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Biol Psychiatry. 2016 Feb 15;79(4):329-36. doi: 10.1016/j.biopsych.2015.02.025. Epub 2015 Feb 25.

Phenotypic Association Analyses With Copy Number Variation in Recurrent Depressive Disorder.

Author information

1
Medical Research Council Social Genetic and Developmental Psychiatry Centre, Institute of Psychiatry, King's College London, London, United Kingdom; National Institute for Health Research Biomedical Research Centre, South London and Maudsley National Health Service Foundation Trust and Institute of Psychiatry, King's College London. Electronic address: james.rucker@kcl.ac.uk.
2
Medical Research Council Social Genetic and Developmental Psychiatry Centre, Institute of Psychiatry, King's College London, London, United Kingdom; Medical Research Council Centre for Neuropsychiatric Genetics and Genomics, Neuroscience and Mental Health Research Institute, Cardiff University, Cardiff, Wales, United Kingdom.
3
Medical Research Council Social Genetic and Developmental Psychiatry Centre, Institute of Psychiatry, King's College London, London, United Kingdom; Section of Psychiatry, Institute of Neurosciences, Biomedical Research Centre, CIBERSAM, University of Granada, Granada, Spain.
4
The Centre for Applied Genomics and Program in Genetics and Genomic Biology, The Hospital for Sick Children, Toronto, Ontario, Canada; Departments of Psychiatry and Genetics and Genomic Sciences, Seaver Autism Center, The Mindich Child Health & Development Institute, Mount Sinai School of Medicine, New York, New York.
5
Medical Research Council Social Genetic and Developmental Psychiatry Centre, Institute of Psychiatry, King's College London, London, United Kingdom.
6
Medical Research Council Social Genetic and Developmental Psychiatry Centre, Institute of Psychiatry, King's College London, London, United Kingdom; Department of Psychiatry, Dalhousie University, Halifax, Nova Scotia, Canada.
7
Medical Research Council Social Genetic and Developmental Psychiatry Centre, Institute of Psychiatry, King's College London, London, United Kingdom; Department of Psychiatry, University of Alberta, Edmonton, Alberta, Canada.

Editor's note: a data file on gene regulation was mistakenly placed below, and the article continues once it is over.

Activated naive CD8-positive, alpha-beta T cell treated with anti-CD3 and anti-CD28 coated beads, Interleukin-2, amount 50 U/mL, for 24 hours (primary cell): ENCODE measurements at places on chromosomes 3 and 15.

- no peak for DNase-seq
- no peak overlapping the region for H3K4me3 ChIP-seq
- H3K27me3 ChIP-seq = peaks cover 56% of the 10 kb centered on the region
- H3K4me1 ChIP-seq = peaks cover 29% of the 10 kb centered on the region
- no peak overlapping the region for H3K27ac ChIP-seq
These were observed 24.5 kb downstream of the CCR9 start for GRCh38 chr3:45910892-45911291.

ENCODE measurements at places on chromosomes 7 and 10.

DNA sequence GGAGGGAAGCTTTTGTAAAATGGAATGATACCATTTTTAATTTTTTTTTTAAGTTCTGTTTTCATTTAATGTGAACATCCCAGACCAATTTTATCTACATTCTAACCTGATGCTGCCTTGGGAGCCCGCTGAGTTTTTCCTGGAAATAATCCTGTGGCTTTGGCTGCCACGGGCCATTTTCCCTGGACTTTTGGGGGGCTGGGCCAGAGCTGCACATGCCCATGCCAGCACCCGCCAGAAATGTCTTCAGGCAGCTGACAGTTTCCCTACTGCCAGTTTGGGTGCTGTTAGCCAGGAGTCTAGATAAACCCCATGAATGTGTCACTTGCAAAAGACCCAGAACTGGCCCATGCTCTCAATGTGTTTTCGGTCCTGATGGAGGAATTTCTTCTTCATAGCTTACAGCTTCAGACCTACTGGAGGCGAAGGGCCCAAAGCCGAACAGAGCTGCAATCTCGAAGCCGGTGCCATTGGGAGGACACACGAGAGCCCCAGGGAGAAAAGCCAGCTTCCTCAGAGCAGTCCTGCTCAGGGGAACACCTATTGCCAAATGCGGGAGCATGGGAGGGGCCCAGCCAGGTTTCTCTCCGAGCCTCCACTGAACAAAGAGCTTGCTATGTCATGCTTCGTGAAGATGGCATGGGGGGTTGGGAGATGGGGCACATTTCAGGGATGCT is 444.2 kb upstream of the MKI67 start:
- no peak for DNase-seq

8
Medical Research Council Centre for Neuropsychiatric Genetics and Genomics, Neuroscience and Mental Health Research Institute, Cardiff University, Cardiff, Wales, United Kingdom.
9
Department of Psychiatry, University of Birmingham, Birmingham, United Kingdom.
10
Barts and The London School of Medicine and Denistry, Queen Mary University of London, London, United Kingdom.
11
GlaxoSmithKline, Verona, Italy, and Greenford.
12
Department of Psychiatry, University Hospital of Lausanne, Lausanne, Switzerland.
13
Centre of Psychiatric Research, Aarhus University Hospital, Risskov, Denmark.
14
Department of Psychiatry, University of Bonn, Bonn, Germany.
15
Department of Psychiatry, Washington University, St Louis, Missouri.
16
Central Institute of Mental Health, Mannheim.
17
Max Planck Institute of Psychiatry (FH), Munich, Germany.
18
Medical Research Council Social Genetic and Developmental Psychiatry Centre, Institute of Psychiatry, King's College London, London, United Kingdom; National Institute for Health Research Biomedical Research Centre, South London and Maudsley National Health Service Foundation Trust and Institute of Psychiatry, King's College London.
19
The Centre for Applied Genomics and Program in Genetics and Genomic Biology, The Hospital for Sick Children, Toronto, Ontario, Canada; McLaughlin Centre and Department of Molecular Genetics, University of Toronto, Toronto, Ontario, Canada.

Abstract

BACKGROUND:

Defining the molecular genomic basis of the likelihood of developing depressive disorder is a considerable challenge. We previously associated rare, exonic deletion copy number variants (CNV) with recurrent depressive disorder (RDD). Sex chromosome abnormalities also have been observed to co-occur with RDD.

METHODS:

In this reanalysis of our RDD dataset (N = 3106 cases; 459 screened control samples and 2699 population control samples), we further investigated the role of larger CNVs and chromosomal abnormalities in RDD and performed association analyses with clinical data derived from this dataset.

RESULTS:

We found an enrichment of Turner's syndrome among cases of depression compared with the frequency observed in a large population sample (N = 34,910) of live-born infants collected in Denmark (two-sided p = .023, odds ratio = 7.76 [95% confidence interval = 1.79-33.6]), a case of diploid/triploid mosaicism, and several cases of uniparental isodisomy. In contrast to our previous analysis, large deletion CNVs were no more frequent in cases than control samples, although deletion CNVs in cases contained more genes than control samples (two-sided p = .0002).

CONCLUSIONS:

After statistical correction for multiple comparisons, our data do not support a substantial role for CNVs in RDD, although (as has been observed in similar samples) occasional cases may harbor large variants with etiological significance. Genetic pleiotropy and sample heterogeneity suggest that very large sample sizes are required to study conclusively the role of genetic variation in mood disorders.

KEYWORDS:

Affective disorders; Copy number variation; Depression; Genetics; Phenotypes

PMID:
25861698
PMCID:
PMC4725574
DOI:
10.1016/j.biopsych.2015.02.025
[Indexed for MEDLINE]
Free PMC Article

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